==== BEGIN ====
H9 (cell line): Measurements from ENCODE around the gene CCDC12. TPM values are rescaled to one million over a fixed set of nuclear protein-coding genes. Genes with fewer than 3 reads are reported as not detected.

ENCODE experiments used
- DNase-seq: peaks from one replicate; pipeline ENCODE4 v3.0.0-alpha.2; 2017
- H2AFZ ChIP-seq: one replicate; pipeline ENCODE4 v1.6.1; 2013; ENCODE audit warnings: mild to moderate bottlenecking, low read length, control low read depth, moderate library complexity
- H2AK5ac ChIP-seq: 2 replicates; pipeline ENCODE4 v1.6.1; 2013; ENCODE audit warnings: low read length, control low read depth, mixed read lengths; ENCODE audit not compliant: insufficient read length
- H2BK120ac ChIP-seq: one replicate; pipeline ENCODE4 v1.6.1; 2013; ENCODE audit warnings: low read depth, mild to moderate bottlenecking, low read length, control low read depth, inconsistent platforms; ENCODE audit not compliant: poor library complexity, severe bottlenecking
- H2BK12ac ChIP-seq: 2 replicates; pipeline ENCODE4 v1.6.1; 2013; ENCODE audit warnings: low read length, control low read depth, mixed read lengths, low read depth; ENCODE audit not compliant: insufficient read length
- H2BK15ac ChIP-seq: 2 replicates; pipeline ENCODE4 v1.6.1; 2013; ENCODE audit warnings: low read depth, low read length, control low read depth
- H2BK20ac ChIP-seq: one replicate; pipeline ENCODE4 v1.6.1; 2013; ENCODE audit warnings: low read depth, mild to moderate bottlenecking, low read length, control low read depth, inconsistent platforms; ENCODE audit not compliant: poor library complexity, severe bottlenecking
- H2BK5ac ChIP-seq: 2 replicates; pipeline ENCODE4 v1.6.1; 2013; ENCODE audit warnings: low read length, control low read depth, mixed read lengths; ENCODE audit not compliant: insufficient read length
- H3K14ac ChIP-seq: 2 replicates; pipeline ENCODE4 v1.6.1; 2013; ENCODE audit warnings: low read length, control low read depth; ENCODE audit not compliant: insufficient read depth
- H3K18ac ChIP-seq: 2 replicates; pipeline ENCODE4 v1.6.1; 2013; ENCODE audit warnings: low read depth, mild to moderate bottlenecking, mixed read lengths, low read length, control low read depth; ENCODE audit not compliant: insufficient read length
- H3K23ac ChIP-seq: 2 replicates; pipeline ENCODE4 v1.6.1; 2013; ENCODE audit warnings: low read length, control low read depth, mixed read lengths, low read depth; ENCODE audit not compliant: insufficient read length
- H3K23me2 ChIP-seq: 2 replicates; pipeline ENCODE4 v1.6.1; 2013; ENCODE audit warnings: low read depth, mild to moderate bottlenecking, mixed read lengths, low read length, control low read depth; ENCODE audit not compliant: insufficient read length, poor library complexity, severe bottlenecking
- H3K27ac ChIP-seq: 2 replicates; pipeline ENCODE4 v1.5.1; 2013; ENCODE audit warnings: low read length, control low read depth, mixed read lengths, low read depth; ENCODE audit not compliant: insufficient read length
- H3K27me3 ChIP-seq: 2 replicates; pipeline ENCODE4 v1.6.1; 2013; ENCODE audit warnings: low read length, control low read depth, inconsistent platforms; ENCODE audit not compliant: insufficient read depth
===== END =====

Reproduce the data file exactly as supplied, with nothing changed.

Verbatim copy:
H9 (cell line): Measurements from ENCODE around the gene CCDC12. TPM values are rescaled to one million over a fixed set of nuclear protein-coding genes. Genes with fewer than 3 reads are reported as not detected.

ENCODE experiments used
- DNase-seq: peaks from one replicate; pipeline ENCODE4 v3.0.0-alpha.2; 2017
- H2AFZ ChIP-seq: one replicate; pipeline ENCODE4 v1.6.1; 2013; ENCODE audit warnings: mild to moderate bottlenecking, low read length, control low read depth, moderate library complexity
- H2AK5ac ChIP-seq: 2 replicates; pipeline ENCODE4 v1.6.1; 2013; ENCODE audit warnings: low read length, control low read depth, mixed read lengths; ENCODE audit not compliant: insufficient read length
- H2BK120ac ChIP-seq: one replicate; pipeline ENCODE4 v1.6.1; 2013; ENCODE audit warnings: low read depth, mild to moderate bottlenecking, low read length, control low read depth, inconsistent platforms; ENCODE audit not compliant: poor library complexity, severe bottlenecking
- H2BK12ac ChIP-seq: 2 replicates; pipeline ENCODE4 v1.6.1; 2013; ENCODE audit warnings: low read length, control low read depth, mixed read lengths, low read depth; ENCODE audit not compliant: insufficient read length
- H2BK15ac ChIP-seq: 2 replicates; pipeline ENCODE4 v1.6.1; 2013; ENCODE audit warnings: low read depth, low read length, control low read depth
- H2BK20ac ChIP-seq: one replicate; pipeline ENCODE4 v1.6.1; 2013; ENCODE audit warnings: low read depth, mild to moderate bottlenecking, low read length, control low read depth, inconsistent platforms; ENCODE audit not compliant: poor library complexity, severe bottlenecking
- H2BK5ac ChIP-seq: 2 replicates; pipeline ENCODE4 v1.6.1; 2013; ENCODE audit warnings: low read length, control low read depth, mixed read lengths; ENCODE audit not compliant: insufficient read length
- H3K14ac ChIP-seq: 2 replicates; pipeline ENCODE4 v1.6.1; 2013; ENCODE audit warnings: low read length, control low read depth; ENCODE audit not compliant: insufficient read depth
- H3K18ac ChIP-seq: 2 replicates; pipeline ENCODE4 v1.6.1; 2013; ENCODE audit warnings: low read depth, mild to moderate bottlenecking, mixed read lengths, low read length, control low read depth; ENCODE audit not compliant: insufficient read length
- H3K23ac ChIP-seq: 2 replicates; pipeline ENCODE4 v1.6.1; 2013; ENCODE audit warnings: low read length, control low read depth, mixed read lengths, low read depth; ENCODE audit not compliant: insufficient read length
- H3K23me2 ChIP-seq: 2 replicates; pipeline ENCODE4 v1.6.1; 2013; ENCODE audit warnings: low read depth, mild to moderate bottlenecking, mixed read lengths, low read length, control low read depth; ENCODE audit not compliant: insufficient read length, poor library complexity, severe bottlenecking
- H3K27ac ChIP-seq: 2 replicates; pipeline ENCODE4 v1.5.1; 2013; ENCODE audit warnings: low read length, control low read depth, mixed read lengths, low read depth; ENCODE audit not compliant: insufficient read length
- H3K27me3 ChIP-seq: 2 replicates; pipeline ENCODE4 v1.6.1; 2013; ENCODE audit warnings: low read length, control low read depth, inconsistent platforms; ENCODE audit not compliant: insufficient read depth